For my own self, this past fall has seen the release of my second album recorded as leader here in New Orleans, "John Doheny Presents the Professors of Pleasure vol. 2."
as well as a trio recording that should be in-store (and online) at the Louisiana Music Factory sometime next week, a collaborative project with New Orleans drummer Geoff Clapp and Los Angeles-based bassist Rob Kohler under the name "The Real Cool Killers." "Parades and Saints" is my first serious foray into 'free' jazz, and it's a damn fine record. I'll post a link to it online when it goes up on the LMF in-store database.

The new year will also see the release on my CD of the compositions of the late Canadian bassist Jasper Clarke. Again I'm going to risk being accused of blatant self-promotion by singing it's praises, but the truth is, Jasper's music is killer, and it's being played by some of the brightest and best young players on the New Orleans scene today, including alto saxophonist Rex Gregory (whose new CD "An End to Oblivion" has been voted one of the "twenty best releases of 2010" by WWOZ radio) tenor saxophonist Allen L. Dejan Jr., 17 year old trumpet sensation Latasha Bundy and Wess "Warmdaddy" Anderson's son Wess IV (aka "Quad) on trombone. Along with us geezers (Jesse Mcbride on piano, Geoff Clapp on drums, Jim Markway on bass, and Edward Anderson on trumpet, all of whom teach with me here in the music department at Tulane) they have crafted a swinging, sobbing, joyous tribute to one of the best cats you could have holding down the groove on your bandstand. Jasper never got to record any of his own stuff for commercial release during his lifetime. We aim to put that right.

Then, next february (or thereabouts; we haven't settled on a firm date yet) my good friend vocalist Colleen Savage is coming down to record a new CD with me and my colleagues here in the department, the 'house band,' the "Professors of Pleasure."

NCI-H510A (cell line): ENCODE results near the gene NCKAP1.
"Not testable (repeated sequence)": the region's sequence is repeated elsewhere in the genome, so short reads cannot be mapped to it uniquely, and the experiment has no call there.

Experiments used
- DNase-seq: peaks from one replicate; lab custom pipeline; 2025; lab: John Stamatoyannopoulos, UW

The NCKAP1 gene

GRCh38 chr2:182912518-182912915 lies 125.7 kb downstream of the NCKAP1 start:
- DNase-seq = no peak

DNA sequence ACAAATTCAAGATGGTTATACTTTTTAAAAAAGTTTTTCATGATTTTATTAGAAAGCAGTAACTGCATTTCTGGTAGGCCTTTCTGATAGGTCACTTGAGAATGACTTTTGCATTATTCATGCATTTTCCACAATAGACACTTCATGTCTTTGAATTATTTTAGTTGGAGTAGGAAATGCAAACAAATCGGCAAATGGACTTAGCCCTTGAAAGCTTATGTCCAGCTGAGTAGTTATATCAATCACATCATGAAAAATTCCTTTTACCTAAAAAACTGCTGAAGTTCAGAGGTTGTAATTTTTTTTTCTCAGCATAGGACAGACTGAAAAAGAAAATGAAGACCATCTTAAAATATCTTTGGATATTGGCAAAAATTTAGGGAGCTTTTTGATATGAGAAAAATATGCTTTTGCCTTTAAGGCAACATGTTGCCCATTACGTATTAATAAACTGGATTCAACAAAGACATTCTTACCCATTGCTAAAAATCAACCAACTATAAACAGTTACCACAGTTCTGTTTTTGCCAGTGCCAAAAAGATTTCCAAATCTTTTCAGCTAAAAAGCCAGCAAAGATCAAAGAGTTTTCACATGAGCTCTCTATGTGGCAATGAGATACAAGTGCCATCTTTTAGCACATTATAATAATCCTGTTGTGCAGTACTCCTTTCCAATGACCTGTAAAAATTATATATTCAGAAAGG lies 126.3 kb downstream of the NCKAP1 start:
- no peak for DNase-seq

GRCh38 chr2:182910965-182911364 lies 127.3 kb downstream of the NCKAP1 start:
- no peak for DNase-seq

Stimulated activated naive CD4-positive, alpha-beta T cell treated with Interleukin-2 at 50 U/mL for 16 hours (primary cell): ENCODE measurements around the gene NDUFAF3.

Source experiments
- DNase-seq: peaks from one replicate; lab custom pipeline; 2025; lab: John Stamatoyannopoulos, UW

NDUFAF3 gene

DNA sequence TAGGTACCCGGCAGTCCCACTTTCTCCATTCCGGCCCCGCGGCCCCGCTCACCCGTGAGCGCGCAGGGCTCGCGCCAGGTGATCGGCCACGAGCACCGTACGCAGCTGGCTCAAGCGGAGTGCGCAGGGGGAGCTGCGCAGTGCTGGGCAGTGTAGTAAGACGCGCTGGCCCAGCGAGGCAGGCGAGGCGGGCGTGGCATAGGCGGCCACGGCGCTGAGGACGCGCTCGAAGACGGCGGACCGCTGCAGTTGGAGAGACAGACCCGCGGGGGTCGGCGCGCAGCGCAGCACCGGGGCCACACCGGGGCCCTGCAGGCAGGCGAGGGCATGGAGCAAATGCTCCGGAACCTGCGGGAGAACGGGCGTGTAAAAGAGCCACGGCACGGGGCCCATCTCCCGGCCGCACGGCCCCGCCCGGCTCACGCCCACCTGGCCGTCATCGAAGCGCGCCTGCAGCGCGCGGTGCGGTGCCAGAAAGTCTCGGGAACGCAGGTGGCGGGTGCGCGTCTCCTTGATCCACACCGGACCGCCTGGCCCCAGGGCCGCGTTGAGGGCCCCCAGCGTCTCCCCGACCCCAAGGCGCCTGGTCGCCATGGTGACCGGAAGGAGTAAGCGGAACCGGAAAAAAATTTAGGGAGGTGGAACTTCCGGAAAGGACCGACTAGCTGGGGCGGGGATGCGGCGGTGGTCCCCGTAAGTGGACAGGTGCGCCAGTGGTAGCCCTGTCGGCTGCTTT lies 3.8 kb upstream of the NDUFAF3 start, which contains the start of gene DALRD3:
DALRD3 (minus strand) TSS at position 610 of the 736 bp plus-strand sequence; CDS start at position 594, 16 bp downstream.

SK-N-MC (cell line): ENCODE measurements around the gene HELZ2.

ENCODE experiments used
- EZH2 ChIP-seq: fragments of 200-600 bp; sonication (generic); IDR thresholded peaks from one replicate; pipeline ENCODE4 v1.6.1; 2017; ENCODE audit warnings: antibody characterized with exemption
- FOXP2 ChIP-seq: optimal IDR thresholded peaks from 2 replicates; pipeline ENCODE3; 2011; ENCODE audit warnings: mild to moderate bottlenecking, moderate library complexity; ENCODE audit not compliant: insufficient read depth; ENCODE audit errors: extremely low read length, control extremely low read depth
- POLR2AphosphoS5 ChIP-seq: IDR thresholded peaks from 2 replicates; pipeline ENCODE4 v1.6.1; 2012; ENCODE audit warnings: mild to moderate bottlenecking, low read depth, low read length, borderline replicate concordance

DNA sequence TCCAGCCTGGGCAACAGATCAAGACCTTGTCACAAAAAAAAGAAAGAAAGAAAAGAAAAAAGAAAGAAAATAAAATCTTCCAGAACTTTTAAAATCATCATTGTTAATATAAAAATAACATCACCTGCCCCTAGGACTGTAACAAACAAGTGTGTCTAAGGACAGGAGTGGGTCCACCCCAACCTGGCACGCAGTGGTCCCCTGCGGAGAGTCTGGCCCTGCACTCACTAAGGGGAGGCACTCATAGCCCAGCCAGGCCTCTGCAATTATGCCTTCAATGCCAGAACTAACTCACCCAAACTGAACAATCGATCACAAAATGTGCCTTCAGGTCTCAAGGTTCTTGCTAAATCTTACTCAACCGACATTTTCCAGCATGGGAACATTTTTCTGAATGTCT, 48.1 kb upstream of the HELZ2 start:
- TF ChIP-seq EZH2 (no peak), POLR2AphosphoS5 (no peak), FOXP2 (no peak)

So, you know...no moss growing on me.

Wednesday, November 24, 2010

Tulane Big Band and Combo Concerts, Nov. 29th and 30th.

November 29th in the Recital Hall at Dixon is the "combo concert." November 30th, 8:00p.m. in Dixon Theater is the Jazz Orchestra and "Friday" Combo.

When I first started doing these things, there were only two combos (the Tuesday Band and the Friday Band) and I directed them both, as well as the jazz orchestra, and I used to put them all on the same concert. When the combo program expanded (there are now five of them, with additional directors Jim Markway, Jesse Mcbride and John Dobry, and we hope to add a sixth "trad jazz" combo next semester) the program got too long, so we split them up over two nights.  The focus in the small bands varies, according to who's directing. John Dobry's band, for instance, often showcases original compositions or unusual instruments (this year violinist Tanya Huang is featured; if you've seen the tv show "Treme," you'll recognize a character based on her). Jesse Mcbride's two bands tend to play a lot of repertoire by New Orleans modern jazz composers like Harold Battiste, Ellis Marsalis, and James Black. Jim Markway's group plays more 'traditional' modern jazz material like you'd find in the "Real Book."

My own "Friday Band" has always been kind of the "A" band. It was the first 'for credit' small band at Tulane when we launched the Jazz Performance Studies Program, and it's continued to feature the more accomplished, advanced players. Every year I'm convinced the new version is the best ever, but this year the band has taken a quantum leap forward into serious-good territory, as has the Jazz Orchestra.

We'll be featuring  music by John Coltrane, Gil Evans, Mary Lou Williams, Count Basie, Miles Davis, and Sammy Nestico, as well as appearances by guest clarinetist Colin Kemper and guest vocalist Mimi Mcmurray. Admission is free. You should be there.